2013-05-22 “The Lesson”

In Ontario, maintaining a Funeral Director’s License requires ongoing education and so a couple of weeks ago Gail and I did some training in London that will maintain our own personal Funeral Directors licenses. Although there was formal education that day, the greatest lesson came from the man I sat beside.
Many years ago, some people thought that it would be a sound business plan to own multiple Funeral Homes. They became known as “the syndicates” and they went around the country buying up as many Funeral Homes as they could. Owning multiple locations would allow them to have centralized services so that for instance, embalming could be done in one site eliminating the need to have embalmers in each location which also eliminated jobs. It also meant that shared resources such as cars which would minimize overhead and maximize profits. It meant that if one Funeral Home was busy and another one was not, that staff would be shifted around day to day as required.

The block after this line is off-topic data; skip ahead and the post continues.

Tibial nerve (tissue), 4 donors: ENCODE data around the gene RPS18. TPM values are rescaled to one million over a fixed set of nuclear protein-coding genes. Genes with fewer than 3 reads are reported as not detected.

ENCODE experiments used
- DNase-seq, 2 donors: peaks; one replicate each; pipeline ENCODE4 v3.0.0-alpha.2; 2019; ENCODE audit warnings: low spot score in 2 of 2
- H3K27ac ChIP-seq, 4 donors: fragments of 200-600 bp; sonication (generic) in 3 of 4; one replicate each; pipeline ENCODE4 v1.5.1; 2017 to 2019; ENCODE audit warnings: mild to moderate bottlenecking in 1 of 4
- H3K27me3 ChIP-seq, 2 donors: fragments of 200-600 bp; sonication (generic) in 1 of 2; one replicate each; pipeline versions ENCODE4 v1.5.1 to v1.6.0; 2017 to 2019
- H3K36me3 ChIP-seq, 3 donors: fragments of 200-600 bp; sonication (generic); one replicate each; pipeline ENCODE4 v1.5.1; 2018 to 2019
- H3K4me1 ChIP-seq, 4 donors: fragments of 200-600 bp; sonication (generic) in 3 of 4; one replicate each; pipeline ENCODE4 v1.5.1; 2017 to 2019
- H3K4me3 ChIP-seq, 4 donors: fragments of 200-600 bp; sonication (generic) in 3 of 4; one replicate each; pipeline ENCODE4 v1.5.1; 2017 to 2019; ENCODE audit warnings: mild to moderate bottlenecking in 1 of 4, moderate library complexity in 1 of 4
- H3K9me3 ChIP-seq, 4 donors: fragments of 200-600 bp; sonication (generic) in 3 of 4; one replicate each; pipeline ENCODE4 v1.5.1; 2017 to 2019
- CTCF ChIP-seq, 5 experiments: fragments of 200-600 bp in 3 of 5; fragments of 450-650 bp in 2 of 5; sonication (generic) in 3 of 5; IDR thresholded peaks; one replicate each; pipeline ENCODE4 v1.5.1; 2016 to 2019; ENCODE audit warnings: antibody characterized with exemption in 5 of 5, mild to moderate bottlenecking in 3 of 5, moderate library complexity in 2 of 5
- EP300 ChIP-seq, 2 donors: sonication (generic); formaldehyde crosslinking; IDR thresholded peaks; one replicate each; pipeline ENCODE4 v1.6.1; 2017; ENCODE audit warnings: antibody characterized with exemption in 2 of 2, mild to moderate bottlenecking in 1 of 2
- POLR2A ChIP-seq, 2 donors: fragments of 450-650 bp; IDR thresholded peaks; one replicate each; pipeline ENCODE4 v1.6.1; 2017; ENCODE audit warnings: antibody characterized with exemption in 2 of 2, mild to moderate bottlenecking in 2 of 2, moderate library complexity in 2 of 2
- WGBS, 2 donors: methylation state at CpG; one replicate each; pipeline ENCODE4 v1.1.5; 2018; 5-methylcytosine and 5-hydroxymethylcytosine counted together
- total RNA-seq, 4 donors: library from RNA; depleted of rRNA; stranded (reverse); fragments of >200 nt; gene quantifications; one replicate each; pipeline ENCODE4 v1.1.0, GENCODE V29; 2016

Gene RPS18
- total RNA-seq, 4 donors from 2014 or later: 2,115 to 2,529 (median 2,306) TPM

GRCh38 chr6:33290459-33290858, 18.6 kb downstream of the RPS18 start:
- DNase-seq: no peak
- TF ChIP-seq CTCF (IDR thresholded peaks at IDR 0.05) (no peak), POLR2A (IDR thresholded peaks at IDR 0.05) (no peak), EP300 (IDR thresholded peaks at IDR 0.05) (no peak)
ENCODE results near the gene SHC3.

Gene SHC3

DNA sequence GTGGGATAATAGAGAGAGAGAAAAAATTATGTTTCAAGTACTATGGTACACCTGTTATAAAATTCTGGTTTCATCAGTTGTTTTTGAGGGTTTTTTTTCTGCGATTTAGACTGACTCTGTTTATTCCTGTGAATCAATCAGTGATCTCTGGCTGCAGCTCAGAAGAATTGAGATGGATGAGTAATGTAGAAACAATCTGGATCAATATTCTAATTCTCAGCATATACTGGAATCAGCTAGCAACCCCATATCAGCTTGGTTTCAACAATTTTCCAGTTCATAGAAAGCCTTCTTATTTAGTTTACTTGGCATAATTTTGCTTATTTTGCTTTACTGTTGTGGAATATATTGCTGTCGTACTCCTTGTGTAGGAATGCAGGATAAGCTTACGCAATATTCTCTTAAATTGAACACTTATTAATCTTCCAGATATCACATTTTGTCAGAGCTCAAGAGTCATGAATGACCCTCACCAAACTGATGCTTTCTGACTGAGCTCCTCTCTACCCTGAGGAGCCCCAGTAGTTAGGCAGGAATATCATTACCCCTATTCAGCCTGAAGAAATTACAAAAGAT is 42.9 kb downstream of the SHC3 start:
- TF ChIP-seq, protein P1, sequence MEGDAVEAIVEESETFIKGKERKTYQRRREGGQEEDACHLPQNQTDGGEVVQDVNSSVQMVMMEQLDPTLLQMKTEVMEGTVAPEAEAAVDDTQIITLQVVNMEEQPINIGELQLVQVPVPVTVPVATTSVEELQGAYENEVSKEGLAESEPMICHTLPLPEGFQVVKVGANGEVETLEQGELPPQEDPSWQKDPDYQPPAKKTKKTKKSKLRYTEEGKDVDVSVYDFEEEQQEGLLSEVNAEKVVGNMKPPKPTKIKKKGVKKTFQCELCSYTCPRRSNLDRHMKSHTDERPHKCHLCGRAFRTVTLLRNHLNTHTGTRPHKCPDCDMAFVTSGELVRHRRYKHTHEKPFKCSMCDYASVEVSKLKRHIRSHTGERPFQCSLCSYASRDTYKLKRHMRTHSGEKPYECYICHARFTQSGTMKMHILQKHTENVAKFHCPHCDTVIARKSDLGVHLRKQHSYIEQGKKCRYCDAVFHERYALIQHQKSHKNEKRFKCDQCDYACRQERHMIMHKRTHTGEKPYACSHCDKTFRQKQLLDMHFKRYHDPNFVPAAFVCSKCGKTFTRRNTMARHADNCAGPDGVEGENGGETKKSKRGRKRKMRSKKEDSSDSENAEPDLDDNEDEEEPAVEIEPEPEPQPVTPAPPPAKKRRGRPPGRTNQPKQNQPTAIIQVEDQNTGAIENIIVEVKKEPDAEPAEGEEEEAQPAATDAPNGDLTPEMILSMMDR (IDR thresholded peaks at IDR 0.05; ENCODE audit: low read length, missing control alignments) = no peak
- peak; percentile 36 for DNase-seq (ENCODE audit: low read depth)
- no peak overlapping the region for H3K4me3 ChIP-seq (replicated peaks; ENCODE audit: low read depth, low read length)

The gentleman I sat beside works for one of the “Syndicates” and manages two Funeral Homes. When I told him about the Blenheim Community Funeral Home, he said “oh, you provide personal services”. He went on to say “we do hundreds of funerals and so to me you’re just a number. My company is on the stock exchange. I have to answer to investors”. How sad.
I believe in serving families with dignity and respect. Sometimes doing what I do means long hours and little sleep but at the end of the day, it’s important to me that I can walk down the street and look you in the eye with a clear conscience. I have never tried to talk anyone out of what they wanted or sell them something that they didn’t need because it would increase profit. Aunt Grace used to teach us in Sunday School “do unto others as you would have them do unto you” and so I do. I treat every person who has died the way that I would have wanted my Mom to be treated and I loved my Mom very much. I believe in what I do.